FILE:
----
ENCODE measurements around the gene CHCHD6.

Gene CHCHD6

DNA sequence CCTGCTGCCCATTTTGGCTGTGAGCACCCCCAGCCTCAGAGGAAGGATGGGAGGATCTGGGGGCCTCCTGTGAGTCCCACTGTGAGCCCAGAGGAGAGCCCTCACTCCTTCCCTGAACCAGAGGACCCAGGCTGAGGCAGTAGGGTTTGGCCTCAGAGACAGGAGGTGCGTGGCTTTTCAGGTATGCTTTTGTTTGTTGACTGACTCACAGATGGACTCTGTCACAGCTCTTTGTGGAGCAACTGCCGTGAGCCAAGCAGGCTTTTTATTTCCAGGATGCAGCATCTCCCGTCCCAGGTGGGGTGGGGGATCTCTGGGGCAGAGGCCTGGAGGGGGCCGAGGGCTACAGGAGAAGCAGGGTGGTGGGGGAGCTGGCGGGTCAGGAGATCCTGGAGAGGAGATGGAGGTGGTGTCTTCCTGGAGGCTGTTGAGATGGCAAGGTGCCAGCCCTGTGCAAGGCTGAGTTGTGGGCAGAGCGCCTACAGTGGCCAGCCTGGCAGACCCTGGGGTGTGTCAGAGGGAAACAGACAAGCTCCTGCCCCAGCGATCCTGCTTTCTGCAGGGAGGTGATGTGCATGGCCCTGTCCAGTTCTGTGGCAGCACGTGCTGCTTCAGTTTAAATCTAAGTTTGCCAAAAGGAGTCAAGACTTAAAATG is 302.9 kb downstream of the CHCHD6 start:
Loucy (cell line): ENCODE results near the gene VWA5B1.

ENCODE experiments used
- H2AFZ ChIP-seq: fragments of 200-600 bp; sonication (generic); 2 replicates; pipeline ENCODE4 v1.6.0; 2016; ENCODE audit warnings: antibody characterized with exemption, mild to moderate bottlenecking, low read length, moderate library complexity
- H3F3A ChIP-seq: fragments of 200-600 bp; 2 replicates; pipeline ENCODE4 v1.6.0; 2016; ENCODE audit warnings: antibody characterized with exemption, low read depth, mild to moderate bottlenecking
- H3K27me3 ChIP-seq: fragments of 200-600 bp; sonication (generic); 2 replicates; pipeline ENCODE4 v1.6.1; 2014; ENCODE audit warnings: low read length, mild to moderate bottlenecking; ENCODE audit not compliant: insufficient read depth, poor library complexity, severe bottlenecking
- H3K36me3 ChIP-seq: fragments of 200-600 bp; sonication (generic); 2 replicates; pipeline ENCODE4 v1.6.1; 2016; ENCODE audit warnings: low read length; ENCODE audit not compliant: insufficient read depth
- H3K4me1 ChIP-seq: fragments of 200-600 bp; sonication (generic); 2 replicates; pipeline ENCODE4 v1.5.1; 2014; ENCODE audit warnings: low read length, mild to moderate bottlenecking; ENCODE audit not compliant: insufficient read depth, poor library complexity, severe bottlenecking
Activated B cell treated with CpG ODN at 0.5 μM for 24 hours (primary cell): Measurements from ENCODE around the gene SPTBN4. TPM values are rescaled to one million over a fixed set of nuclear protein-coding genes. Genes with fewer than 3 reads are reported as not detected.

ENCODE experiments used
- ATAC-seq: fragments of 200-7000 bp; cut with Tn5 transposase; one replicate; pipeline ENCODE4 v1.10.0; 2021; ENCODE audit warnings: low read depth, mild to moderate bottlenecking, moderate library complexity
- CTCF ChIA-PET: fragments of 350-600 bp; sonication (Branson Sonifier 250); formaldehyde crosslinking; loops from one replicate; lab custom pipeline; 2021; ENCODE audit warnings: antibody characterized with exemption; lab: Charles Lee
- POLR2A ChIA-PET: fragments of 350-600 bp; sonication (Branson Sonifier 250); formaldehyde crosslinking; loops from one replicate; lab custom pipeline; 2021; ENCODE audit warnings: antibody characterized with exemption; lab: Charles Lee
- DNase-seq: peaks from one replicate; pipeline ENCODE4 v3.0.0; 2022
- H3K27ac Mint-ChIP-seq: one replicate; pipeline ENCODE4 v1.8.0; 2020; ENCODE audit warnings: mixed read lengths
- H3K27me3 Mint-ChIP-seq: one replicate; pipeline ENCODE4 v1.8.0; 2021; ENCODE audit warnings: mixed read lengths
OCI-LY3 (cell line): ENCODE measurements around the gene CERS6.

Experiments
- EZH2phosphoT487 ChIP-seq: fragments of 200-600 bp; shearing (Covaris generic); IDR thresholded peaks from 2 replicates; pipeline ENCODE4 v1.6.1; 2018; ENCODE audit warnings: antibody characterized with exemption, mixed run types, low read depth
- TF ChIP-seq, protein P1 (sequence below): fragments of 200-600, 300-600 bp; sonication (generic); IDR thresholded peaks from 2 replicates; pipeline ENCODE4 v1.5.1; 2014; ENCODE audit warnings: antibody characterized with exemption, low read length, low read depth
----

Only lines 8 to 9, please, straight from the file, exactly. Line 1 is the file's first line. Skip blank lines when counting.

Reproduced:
- H3K27me3 ChIP-seq: fragments of 200-600 bp; sonication (generic); 2 replicates; pipeline ENCODE4 v1.6.1; 2014; ENCODE audit warnings: low read length, mild to moderate bottlenecking; ENCODE audit not compliant: insufficient read depth, poor library complexity, severe bottlenecking
- H3K36me3 ChIP-seq: fragments of 200-600 bp; sonication (generic); 2 replicates; pipeline ENCODE4 v1.6.1; 2016; ENCODE audit warnings: low read length; ENCODE audit not compliant: insufficient read depth